Sewing school owner Ng Ching Ching is well aware of the shortage of disposable face masks amidst the Covid-19 pandemic. While cloth masks make a good alternative, she knows not everyone knows the nuts and bolts behind creating one.
Last month, the Kuala Lumpur-based sewing instructor put her skills to good use by uploading a YouTube video tutorial on how to sew a face mask.
She never thought the video would be picked up by GetUsPPE, a United States grassroots movement founded by physicians and medical researchers on the frontlines of the Covid-19 pandemic.
The video, DIY Covid-19 Fabric Mask (with Filter Pocket) Sewing Tutorial, is listed as one of its resources on how people can learn to sew face masks.
“I am happy that the tutorial is useful. I have really tried my best to make it as simple as possible for everyone to sew, even for beginners,” says Ng in an email interview recently.
Her 3-minute video tutorial, uploaded on March 9, has since garnered over four million views.
“I did not even expect it to reach over 1,000 views. So it was a shocking but pleasant surprise.”
Ng was inspired to create the video tutorial after hearing about Taiwanese doctor Dr Chen Guanting’s advice that fabric masks should be used by the public so that surgical masks are kept for healthcare workers.
“Dr Chen explains how the usage of a non-woven layer in between the cloth pieces acts as a filter to increase the efficacy of a fabric mask,” says Ng, 37, from Seremban.
She encourages the public to learn how to stitch face masks to ensure there is enough supply for healthcare workers.
“Right now, our healthcare workers are facing a shortage of personal protective equipment (PPE), which includes surgical masks. If the public hoards surgical masks, how can our doctors and nurses battle against Covid-19 to keep us safe? “
“So instead of using surgical masks, we can sew fabric masks, which are washable and reusable,” says Ng, who owns Maker’s Habitat in Kuala Lumpur.
In her tutorial, Ng shows how to stitch a simple face mask using three pieces of cloth. In between the layers, a non-woven filter (a dried-out unscented wet wipe) is inserted for better protection against any respiratory diseases, including Covid-19.
“Although fabric masks are not as effective as surgical masks, they are indeed better than nothing. Dr Chen says the non-woven layer does not have to be expensive either.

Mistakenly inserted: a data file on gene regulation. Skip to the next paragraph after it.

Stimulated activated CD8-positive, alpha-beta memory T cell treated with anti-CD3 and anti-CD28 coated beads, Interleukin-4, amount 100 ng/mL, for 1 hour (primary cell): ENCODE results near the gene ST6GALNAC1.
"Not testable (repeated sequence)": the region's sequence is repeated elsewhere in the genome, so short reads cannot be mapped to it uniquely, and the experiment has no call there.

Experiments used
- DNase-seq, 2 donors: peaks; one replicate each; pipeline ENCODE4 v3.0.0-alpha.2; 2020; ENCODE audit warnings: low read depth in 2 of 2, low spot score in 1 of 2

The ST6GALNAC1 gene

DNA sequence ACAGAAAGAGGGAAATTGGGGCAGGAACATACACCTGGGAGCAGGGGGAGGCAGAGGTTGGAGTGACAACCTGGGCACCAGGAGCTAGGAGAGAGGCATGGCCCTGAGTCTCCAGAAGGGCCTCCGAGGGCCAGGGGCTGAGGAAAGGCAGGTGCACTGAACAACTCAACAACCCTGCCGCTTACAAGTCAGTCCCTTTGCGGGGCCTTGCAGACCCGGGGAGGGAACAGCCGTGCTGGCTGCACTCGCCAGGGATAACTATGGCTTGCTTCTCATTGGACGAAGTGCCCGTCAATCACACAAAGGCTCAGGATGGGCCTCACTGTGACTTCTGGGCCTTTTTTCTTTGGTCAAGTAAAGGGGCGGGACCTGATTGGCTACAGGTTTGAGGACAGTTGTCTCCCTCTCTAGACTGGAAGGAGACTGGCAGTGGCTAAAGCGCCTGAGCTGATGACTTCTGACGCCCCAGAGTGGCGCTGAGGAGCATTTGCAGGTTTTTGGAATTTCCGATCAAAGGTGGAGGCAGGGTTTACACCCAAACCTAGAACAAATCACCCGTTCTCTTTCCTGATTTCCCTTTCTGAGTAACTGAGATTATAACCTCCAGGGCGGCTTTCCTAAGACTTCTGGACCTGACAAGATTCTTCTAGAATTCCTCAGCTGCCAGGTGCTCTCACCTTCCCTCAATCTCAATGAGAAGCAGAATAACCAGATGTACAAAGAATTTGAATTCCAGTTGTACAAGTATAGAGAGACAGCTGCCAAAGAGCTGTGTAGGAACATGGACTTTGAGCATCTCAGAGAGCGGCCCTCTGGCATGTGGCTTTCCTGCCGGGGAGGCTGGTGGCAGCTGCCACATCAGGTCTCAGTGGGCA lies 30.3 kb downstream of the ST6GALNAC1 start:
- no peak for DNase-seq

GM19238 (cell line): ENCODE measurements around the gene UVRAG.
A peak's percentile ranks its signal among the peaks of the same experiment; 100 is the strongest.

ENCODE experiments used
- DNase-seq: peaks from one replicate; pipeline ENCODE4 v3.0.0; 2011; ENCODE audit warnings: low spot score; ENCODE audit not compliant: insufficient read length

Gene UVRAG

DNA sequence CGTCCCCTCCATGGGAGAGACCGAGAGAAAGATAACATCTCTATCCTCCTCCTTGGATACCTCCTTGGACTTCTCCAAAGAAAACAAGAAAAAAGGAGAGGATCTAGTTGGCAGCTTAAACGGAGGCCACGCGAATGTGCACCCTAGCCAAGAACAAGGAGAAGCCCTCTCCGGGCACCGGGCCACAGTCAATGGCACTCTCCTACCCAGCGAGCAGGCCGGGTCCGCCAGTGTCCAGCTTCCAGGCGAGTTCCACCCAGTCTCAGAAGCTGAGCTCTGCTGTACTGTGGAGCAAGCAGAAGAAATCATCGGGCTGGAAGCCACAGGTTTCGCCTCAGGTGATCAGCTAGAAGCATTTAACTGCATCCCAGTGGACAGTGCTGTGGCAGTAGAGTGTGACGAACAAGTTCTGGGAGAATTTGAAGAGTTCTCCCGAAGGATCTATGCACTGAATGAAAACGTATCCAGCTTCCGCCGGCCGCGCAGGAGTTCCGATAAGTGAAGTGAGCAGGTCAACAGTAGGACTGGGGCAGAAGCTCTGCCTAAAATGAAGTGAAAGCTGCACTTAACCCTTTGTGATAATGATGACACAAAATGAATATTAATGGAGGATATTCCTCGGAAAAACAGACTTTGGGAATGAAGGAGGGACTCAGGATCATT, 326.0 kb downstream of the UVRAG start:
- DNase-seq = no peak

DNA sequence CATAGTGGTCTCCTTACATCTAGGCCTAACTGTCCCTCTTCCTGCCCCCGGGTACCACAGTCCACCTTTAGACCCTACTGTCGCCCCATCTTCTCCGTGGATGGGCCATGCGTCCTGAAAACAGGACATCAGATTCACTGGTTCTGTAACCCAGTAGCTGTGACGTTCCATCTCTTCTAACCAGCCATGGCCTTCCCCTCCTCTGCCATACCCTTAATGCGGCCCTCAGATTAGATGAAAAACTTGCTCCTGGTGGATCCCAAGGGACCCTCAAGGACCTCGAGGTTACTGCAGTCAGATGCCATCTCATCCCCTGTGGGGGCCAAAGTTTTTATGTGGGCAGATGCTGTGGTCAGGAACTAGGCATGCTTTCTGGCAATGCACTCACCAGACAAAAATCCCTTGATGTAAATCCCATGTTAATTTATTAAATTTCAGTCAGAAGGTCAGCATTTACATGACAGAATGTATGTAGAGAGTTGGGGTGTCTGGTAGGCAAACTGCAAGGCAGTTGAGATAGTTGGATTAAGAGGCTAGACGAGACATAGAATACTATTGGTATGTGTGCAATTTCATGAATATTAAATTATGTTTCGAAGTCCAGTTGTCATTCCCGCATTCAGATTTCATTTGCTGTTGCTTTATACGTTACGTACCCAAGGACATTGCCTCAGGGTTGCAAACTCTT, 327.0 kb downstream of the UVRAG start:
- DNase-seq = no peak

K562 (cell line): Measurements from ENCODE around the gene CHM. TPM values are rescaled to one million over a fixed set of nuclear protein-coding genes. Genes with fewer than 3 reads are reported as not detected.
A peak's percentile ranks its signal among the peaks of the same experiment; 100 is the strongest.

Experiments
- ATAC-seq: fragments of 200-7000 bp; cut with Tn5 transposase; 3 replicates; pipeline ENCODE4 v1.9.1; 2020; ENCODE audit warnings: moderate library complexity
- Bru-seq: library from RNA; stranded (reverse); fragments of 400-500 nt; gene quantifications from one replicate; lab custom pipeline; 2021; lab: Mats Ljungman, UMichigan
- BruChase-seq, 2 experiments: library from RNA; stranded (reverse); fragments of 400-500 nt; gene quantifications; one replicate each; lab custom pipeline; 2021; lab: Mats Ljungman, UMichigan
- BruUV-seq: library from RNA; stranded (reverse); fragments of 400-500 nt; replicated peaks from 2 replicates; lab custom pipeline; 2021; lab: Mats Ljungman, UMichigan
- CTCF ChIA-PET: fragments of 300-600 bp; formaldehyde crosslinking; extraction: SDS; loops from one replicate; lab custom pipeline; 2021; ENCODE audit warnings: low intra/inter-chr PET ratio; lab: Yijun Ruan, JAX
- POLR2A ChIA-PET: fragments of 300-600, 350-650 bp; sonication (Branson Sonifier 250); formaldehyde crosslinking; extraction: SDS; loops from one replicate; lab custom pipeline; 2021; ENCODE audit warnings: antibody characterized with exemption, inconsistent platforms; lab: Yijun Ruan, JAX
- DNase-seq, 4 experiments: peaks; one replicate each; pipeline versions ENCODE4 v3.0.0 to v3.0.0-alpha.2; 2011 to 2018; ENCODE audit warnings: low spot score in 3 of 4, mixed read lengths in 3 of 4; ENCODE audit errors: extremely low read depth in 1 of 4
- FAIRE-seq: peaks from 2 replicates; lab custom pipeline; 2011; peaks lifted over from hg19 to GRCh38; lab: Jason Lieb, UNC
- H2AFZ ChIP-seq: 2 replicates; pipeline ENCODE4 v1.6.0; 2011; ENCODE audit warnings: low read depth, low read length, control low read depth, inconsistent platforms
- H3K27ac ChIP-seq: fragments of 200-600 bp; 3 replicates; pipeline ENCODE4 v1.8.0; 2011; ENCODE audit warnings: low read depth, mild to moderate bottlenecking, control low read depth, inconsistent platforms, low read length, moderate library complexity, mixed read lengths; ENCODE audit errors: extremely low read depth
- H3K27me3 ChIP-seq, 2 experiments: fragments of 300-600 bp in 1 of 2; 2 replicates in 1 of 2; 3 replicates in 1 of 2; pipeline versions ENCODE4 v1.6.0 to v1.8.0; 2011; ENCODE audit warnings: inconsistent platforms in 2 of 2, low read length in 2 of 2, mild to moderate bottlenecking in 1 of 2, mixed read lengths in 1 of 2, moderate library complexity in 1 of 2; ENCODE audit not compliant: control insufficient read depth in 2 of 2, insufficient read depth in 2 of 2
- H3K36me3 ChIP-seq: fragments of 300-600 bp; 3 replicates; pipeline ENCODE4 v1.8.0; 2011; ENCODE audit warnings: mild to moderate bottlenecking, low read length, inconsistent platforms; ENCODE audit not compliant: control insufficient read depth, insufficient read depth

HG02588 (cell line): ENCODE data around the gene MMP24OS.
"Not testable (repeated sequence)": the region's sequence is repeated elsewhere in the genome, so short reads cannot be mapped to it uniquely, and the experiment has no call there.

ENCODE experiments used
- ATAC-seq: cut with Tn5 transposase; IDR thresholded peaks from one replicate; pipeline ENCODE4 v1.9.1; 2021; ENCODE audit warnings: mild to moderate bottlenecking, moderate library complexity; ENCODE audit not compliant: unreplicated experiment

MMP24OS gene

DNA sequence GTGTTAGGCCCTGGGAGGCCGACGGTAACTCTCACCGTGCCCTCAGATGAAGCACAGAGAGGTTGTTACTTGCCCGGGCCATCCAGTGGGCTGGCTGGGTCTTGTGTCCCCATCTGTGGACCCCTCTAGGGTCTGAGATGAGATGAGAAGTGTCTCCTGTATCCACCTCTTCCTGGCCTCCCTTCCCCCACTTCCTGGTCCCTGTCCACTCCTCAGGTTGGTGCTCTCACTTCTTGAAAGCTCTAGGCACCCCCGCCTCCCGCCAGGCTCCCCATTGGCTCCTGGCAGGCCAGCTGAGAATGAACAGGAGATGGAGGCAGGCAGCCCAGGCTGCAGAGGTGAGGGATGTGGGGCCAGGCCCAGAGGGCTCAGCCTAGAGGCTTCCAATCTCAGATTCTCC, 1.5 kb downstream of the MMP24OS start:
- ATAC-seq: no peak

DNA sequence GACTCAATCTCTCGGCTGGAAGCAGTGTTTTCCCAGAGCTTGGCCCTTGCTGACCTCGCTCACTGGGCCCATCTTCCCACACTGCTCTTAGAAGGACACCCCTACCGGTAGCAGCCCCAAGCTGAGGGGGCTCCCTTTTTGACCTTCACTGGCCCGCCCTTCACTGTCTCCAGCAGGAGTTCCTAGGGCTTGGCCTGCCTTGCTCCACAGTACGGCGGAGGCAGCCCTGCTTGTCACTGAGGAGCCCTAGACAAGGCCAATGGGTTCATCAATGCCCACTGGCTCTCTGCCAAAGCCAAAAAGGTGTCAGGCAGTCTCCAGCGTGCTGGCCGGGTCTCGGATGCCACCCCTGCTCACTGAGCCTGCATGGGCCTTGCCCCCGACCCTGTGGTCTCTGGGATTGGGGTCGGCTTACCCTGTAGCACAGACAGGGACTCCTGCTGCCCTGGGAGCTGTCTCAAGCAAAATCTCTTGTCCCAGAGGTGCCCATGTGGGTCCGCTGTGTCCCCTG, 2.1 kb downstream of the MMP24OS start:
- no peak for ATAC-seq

“Some options to use as the non-woven filter include dry sweeper wipes or non-woven gauze. The non-woven layer should be discarded and not reused.”
Reviews for Ng’s video have been positive, with many people commenting that her sewing tutorial is informative and relatively simple even for beginners.
This has further fuelled Ng’s determination to use her sewing talents to help others.
On March 28, Ng put out a message on social media requesting for help from volunteers to stitch PPE items for frontliners in KL and Johor.
“On March 24, someone from a community Facebook page connected me to a doctor in Johor who needed head covers for her staff.
“The traditional head cover design uses elastic bands, which can be tricky for beginner sewists. So I eliminated it and re-designed it. Our head cover, sewn from (good quality) garbage bags, can be stitched in five minutes.”
Thankfully, over 50 volunteers from Johor, Negri Sembilan, Perak and the Klang Valley signed up for the cause. Her mother Shirley Ng, who lives in Seremban, and her 14 friends are also helping out.
KL-based volunteer Sheila Singam, 60, is happy to help out and do her part for the frontliners. Together with her two daughters – Stephanie and Joanna – and son-in-law Dilip Gaspar, they help to cut the materials before sending it to other volunteers who piece the items together.
“It is important for Malaysians to contribute in whatever way we can. Our frontliners are in ‘the direct line of fire’. Some don’t have enough protective wear. Helping in the project is the least we can do,” says Sheila, a training consultant.
Ng is happy that so many people are reaching out to help.
“It is very heartwarming because there are so many people – the youth, retirees and working individuals who wish to help. When the doctors and their teams send us messages to thank our volunteers, it makes me feel like crying.”
Good quality disposable garbage bags and non-woven fabric material are used to stitch the PPE. The volunteers fork out money to buy the garbage bags while suppliers donate the fabric material and plastic to make the boot covers.
“Most of our volunteers are beginner sewists who have families to take care of and work to do from home, so they make time to sew the PPE items whenever they can, ” says Ng, who spends between four and eight hours each day to sew the PPE equipment.
In three weeks, Ng and her team have posted out over 3,000 headcovers and 250 pairs of boot covers. They have just started to work on isolation gowns.
“While collectively, we may not be able to produce as great a quantity as professional tailors, everyone is very willing to contribute what they can to help our medical frontliners. You can call our group the ‘everyday neighbourhood volunteers’, ” says Ng.
Doctors say it is essential for government clinics to be equipped with sufficient PPE because anyone who walks into a Klinik Kesihatan could be a positive Covid-19 patient without even knowing it.
“If the rate of infections gets higher, the usage of PPE would also increase drastically. For the medical staff, PPE suits must be disposed of after handling a Covid-19 patient. You can imagine how many sets of PPE a hospital needs to use in a day,” says Ng.
PPE item sewing patterns and tutorials are available on Maker’s Habitat’s blog.